A copy of the article is available at SSRN here.

Ontario plaintiff’s claim against Mexican hotel for ATV accident stayed for lack of jurisdiction

October 24, 2013
Image via Daryl Cagle's The Cagle Post, Cartoons and Commentary

Image via Daryl Cagle’s The Cagle Post, Cartoons and Commentary

In Haufler v. Hotel Riu Palace Cabo San Lucas, 2013 ONSC 6044 (CanLII),  the Plaintiff was injured while riding an all-terrain vehicle (ATV) . She was immediately flown back to Canada for treatment.  The Plaintiff then sued the ATV excursion operator in negligence, but the company is bankrupt. The Plaintiff also sued the Hotel Riu Palace Cabo San Luca [the "Hotel Riu"] where the Plaintiff and the other vacationers stayed during the tragic Mexican vacation. The Hotel Riu then moved for a stay of the action based upon lack of jurisdiction simpliciter, or, alternatively, Ontario was forum non conveniens.

The case is unremarkable, except for the fact that it languished for seven years, while the parties awaited the Supreme Court of Canada’s decision in Club Resorts Limited v. Van Breda.[1], which established a refined test for the assumption of jurisdiction based on a “real and substantial” connection between the foreign defendant and the forum asserting jurisdiction., requiring the plaintiff to demonstrate the existence of one of four rebuttable presumptive connecting factors before a Canadian court will assume jurisdiction over an action involving a foreign defendant.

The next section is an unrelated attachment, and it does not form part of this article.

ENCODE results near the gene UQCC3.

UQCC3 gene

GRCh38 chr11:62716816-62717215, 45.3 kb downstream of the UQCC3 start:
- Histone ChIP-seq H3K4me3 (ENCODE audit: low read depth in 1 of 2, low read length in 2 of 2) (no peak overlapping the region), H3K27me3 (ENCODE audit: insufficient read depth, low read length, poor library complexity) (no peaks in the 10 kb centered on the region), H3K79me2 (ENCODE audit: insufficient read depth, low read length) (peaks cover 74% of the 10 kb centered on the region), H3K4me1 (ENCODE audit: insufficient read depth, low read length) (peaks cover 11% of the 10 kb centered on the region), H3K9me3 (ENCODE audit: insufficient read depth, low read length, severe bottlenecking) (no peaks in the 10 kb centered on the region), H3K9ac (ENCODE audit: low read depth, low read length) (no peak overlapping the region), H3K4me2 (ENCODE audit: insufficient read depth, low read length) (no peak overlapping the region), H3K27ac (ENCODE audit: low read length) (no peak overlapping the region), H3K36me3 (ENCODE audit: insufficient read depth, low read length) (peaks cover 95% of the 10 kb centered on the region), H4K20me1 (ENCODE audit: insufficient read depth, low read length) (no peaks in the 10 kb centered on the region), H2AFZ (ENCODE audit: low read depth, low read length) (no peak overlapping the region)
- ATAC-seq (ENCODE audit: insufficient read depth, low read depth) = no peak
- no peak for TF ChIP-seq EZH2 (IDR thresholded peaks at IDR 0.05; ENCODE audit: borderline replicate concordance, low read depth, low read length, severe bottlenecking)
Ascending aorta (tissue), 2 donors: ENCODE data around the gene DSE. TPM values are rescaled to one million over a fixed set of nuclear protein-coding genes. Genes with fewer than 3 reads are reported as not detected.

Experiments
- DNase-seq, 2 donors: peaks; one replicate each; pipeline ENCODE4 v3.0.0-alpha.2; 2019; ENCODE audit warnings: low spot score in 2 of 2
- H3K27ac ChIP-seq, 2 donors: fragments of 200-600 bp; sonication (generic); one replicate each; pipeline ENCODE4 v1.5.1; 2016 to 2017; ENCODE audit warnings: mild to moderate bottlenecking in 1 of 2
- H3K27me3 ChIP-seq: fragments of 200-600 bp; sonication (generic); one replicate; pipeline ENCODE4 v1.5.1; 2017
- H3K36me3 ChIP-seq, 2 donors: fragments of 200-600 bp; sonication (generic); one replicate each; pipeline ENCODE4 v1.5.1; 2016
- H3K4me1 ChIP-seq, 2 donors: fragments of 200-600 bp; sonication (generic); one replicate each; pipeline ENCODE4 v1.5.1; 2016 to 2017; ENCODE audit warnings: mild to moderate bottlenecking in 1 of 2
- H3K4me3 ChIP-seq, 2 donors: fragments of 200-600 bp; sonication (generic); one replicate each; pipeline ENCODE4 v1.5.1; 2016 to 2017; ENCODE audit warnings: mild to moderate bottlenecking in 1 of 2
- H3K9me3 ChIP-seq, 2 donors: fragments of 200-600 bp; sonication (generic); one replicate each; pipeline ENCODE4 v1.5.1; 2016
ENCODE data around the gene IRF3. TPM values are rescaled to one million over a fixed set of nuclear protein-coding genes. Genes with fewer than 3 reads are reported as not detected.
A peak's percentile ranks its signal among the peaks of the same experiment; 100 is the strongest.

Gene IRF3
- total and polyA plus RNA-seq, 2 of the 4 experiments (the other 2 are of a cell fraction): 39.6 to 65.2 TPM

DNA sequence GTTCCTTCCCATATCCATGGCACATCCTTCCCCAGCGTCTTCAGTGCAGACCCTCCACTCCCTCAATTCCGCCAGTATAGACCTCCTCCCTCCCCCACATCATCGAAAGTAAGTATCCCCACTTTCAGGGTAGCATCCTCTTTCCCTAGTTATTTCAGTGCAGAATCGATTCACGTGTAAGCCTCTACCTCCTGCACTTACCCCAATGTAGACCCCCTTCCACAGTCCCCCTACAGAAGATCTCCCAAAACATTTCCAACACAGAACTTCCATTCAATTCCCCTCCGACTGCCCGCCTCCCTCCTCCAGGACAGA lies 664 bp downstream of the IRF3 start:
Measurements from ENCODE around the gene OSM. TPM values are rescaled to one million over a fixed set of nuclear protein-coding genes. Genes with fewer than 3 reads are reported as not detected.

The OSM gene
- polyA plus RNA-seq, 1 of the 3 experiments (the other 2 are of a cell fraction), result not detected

Quigley J. rejected  the Plaintiff’s claim that the Hotel carried on business in Canada, either on its own, or through agency relationships, noting that even if the Hotel: “…engaged in a considerable amount of business with Ontarians, the existing legal relationships between the Hotel, the owner of the Hotel,  and Sunquest Tours at the end of the line in Canada are not sufficient to establish that the Hotel carries on business in Ontario.” (at para. 7).

The Plaintiff’s arguments to establish a virtual connection to Ontario based upon advertising brochures, physical presence of some Hotel Riu representatives in Ontario, or website advertising also failed.

Quigley J. concludes:

[76]         In conclusion, on this aspect of the motion, I agree with the moving party, the Hotel, that there is virtually no connection to Ontario in this case. The tort action itself involves the alleged negligent operation of an ATV excursion in Mexico by a Mexican entity that offered the excursion in Mexico, Rancho Tours. In its action, the plaintiffs seek to attach legal responsibility for those events to this foreign defendant, the Hotel. Plainly the tort did not take place in Ontario, and the Hotel is a resident and domiciliary of Mexico. As such, Ontario could only assume jurisdiction over this litigation under the test established in Van Breda provided one of the two remaining connecting factors applied. In order for either of those two factors to apply, a contract entered into in Ontario regarding the subject matter of this litigation would have to exist, or there would need to be evidence that the Hotel was carrying on business in Ontario.